Before anyone calls Child Welfare, we honestly do not let Sasha drink soda on a normal basis. The way she reacted when she was granted a little sip from my mom's Fresca, though, was so funny that we had to let her do it again. The first time she tried it, she scrunced up her face and shook a little from the carbonation (she does do it a bit here), but in this video, she realizes that we're all laughing at her so she tries to be extra cute.
Please meet Chris, a Korean adoptee commencing his journey to find his birth family. He posted on our agency's adoption forum, and my mom was really impressed and moved by the vblog he began to keep track of his progress. I, too, found the insight he revealed through his video eye-opening. I think the fact that he puts everything in such a postive light is uplifting. I often hear "horror" stories about adoptees resenting their adoption, and it's really refreshing to see someone who is not trying to find his roots out of spite or anger but curiosity. I talked to Chris through a private message and he was glad that I'm willing to answer any questions he has from the adoptive side, but I find that my window into his world is just as, if not more, valuable. I want to follow his journey not just for his sake (although I wish him the best of luck!) but also for Sasha's. As my mom said, this vblog is a lesson ALL adoptive families can learn from. I really want to understand how Sasha might feel about her adoption as she grows older, especially since there will probably be a time she'll be more inclined to turn to a sibling than a parent. Since I'm not adopted myself, Chris's journey will teach me a lot.
Without further ado, I introduce Chris. While his video journey is priceless to all adoptive partents/siblings as well as adoptees, I encourage everyone to watch and wish him luck on such a life-changing endeavor! I will contine to post Chris's vblogs as they are made.
For the record, I just want to add that the adoption situations that I'm personally connected to are nothing but positive. I have two friends who were adopted, one domestically and the other from the Phillipines. The one who was domestically adopted has had contact with her birth mother and talks to her quite frequently, and is pretty open about it and has nothing but good things to say both about her adoptive parents and birth family. My friend adopted from the Phillipines has not had contact, but her oldest brother was also adopted from that country (they're not biologically related.) The middle child of that family was biological to their parents. Her relationships with all her family members are very positive and, from what I can see, more or less the same. With both of my friends, I didn't know that they were adopted until almost a year after I met them.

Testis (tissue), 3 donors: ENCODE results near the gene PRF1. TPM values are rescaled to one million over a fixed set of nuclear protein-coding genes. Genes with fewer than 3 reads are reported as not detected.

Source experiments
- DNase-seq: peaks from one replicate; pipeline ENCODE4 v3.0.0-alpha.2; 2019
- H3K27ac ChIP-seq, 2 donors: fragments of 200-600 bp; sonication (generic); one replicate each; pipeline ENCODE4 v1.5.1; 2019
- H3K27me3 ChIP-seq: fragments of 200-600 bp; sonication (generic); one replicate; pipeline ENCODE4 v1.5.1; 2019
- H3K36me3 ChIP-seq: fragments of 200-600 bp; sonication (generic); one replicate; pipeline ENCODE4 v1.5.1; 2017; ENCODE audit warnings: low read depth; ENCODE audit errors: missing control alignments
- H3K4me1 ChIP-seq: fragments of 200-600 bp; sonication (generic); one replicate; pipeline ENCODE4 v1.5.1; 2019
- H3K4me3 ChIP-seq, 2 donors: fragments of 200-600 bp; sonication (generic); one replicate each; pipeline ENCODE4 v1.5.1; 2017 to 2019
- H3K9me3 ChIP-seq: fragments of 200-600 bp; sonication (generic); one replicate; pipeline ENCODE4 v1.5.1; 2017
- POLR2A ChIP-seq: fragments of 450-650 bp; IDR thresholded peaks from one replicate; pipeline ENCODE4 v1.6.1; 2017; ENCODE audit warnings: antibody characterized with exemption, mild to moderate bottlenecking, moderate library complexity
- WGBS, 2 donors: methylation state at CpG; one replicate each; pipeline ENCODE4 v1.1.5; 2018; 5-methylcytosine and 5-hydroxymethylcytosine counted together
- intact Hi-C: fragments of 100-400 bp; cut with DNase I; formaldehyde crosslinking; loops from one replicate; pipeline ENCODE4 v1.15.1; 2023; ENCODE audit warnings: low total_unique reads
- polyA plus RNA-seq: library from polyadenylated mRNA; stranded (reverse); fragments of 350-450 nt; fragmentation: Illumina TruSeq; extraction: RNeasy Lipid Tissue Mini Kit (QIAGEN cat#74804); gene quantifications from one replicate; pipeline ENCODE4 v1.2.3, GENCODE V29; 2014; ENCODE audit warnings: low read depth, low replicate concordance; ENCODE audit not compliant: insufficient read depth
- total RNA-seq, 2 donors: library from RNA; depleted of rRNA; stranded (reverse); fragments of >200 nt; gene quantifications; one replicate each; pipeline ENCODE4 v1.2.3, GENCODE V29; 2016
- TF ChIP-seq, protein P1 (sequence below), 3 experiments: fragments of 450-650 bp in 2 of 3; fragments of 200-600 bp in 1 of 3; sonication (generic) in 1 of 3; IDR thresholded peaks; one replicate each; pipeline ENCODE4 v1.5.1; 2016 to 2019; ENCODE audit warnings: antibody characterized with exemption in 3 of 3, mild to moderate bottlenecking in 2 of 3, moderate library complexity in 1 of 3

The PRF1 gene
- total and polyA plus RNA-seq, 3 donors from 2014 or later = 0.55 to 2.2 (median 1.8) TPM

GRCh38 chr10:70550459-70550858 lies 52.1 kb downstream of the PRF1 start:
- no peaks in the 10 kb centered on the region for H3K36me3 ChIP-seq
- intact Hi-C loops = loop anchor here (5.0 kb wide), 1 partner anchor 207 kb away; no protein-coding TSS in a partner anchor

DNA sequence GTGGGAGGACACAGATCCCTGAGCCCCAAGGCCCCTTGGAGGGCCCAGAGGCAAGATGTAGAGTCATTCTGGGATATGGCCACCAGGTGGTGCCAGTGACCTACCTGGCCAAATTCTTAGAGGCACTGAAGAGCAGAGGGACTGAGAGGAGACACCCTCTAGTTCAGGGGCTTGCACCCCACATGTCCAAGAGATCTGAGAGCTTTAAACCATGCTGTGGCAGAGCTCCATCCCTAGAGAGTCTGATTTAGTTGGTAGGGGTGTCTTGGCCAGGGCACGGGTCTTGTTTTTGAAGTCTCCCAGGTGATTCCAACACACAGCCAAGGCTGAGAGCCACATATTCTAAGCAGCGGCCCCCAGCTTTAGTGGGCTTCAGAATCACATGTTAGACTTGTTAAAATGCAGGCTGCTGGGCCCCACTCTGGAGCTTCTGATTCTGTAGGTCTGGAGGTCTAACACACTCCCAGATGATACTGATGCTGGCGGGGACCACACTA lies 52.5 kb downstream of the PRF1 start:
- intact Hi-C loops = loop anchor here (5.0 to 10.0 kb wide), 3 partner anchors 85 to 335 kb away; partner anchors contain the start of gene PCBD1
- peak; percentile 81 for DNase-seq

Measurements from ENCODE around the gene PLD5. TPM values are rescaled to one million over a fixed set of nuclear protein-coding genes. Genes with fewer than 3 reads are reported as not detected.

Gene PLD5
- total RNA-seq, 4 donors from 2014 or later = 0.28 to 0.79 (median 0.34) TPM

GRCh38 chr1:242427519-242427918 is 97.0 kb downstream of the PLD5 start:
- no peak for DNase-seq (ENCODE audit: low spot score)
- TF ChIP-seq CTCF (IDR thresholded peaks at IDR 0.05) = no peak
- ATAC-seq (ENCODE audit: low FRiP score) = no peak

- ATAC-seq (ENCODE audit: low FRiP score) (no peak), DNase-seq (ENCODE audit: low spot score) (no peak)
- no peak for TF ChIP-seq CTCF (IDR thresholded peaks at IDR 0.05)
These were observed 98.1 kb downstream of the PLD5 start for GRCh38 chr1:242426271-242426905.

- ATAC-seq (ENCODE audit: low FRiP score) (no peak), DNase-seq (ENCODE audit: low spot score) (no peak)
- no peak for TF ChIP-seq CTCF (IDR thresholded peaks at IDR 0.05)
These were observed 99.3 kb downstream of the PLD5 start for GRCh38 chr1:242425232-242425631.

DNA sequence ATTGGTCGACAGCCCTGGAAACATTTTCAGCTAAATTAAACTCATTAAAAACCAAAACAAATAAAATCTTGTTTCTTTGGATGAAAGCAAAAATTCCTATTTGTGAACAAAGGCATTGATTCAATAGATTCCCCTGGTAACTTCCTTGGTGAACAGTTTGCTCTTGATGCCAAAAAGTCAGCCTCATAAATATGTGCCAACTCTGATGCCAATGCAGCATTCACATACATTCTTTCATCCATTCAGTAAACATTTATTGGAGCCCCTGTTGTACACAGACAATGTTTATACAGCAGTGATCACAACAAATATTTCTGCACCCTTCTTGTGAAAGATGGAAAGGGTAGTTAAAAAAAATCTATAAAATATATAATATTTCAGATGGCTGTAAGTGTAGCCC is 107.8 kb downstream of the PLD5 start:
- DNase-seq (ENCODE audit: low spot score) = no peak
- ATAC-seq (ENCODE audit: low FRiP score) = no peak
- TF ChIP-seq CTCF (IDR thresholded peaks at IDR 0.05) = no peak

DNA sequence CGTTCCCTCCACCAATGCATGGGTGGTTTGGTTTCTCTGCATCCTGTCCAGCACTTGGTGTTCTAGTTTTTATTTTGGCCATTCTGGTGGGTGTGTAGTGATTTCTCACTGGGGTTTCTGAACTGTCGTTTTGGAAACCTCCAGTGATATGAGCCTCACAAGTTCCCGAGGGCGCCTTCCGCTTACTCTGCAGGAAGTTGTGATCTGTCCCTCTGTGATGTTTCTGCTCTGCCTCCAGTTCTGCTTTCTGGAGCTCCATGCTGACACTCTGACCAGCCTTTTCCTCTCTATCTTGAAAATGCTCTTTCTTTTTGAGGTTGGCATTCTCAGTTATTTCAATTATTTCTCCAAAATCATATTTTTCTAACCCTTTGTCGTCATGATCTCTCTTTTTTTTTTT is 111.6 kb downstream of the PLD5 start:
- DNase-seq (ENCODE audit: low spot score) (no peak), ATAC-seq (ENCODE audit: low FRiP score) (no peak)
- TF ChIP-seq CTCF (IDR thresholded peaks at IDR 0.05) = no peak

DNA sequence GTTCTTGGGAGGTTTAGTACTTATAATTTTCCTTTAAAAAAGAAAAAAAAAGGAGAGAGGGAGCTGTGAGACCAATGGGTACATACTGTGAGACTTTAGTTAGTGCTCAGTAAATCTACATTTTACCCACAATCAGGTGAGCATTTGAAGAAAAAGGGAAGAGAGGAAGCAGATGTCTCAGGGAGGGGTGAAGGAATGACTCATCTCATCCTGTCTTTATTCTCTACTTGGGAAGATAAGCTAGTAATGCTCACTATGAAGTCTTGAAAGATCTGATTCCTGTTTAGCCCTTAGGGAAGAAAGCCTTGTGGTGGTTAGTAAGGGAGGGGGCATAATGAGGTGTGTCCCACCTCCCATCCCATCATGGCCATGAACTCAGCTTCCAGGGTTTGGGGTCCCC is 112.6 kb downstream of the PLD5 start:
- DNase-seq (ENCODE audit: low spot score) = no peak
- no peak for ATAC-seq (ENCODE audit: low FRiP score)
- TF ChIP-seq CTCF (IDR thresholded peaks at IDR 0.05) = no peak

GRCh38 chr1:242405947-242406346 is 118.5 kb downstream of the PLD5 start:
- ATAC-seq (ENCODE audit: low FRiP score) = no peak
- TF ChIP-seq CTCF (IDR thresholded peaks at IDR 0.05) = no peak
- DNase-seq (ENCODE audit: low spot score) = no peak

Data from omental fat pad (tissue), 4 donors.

All of this makes me feel, for lack of a better word, good about Sasha's future. I want her to feel connected to her home country yet completely comfortable in the one she was raised in, as well as with Norway, as the rest of us are. My whole family embraces many cultures- I want Sasha to be no different! (Speaking of cultures...we leave for Christmas in Norway on the 20th. She'll meet her paternal relatives for the first time and experience her third heritage. I smile at the fact that Sasha, born in Ethiopia, will soon be fluent in Norwegian and feel at home in a land used to snow and cooler climates. She'll certainly be an international girl!)
As I think I've mentioned before, I'm working on my Senior Interest Project to raise awareness on how others can help AHOPE. As part of my presentation, I created a short video of our trip to give people a (very small) taste of Ethiopia. Believe it or not, this took a lot of work, even though it doesn't look like much. I admit it's FAR from perfect since this was my first experience with a video camera, but I thought I'd give you a preview before I presented it. I do, however, pride myself in finding good music...I think it fits the video pretty well :-)
(The video is posted at the very bottom of the page, since for some reason I couldn't post it directly onto the post. I had to resort to posting it in the template.)
I am a fun-and-life-loving sixteen-year-old.
I love traveling (I've been to 27 countries and want to double that number!), Africa (I've been to Morocco, Kenya, and Ethiopia and desperately want to see more!) skiing, my video camera, horror movies, vanilla frosting, and my family. I hate pasta, roller coasters, and mean people. I'm looking forward (for the most part) to a busy junior year filled with work (not fun), SATs (also not fun), hard classes (REALLY not fun), friends, new experiences, challenges, and my expanding, very international (Norwegian/American/Ethiopian) family.
This blog documents the trials and tribulations of a teenager carrying out her duties as the Big Sis of two bio brothers (11 and 8) and a 2.5-year-old sister from Ethiopia (and hopefully more to come?)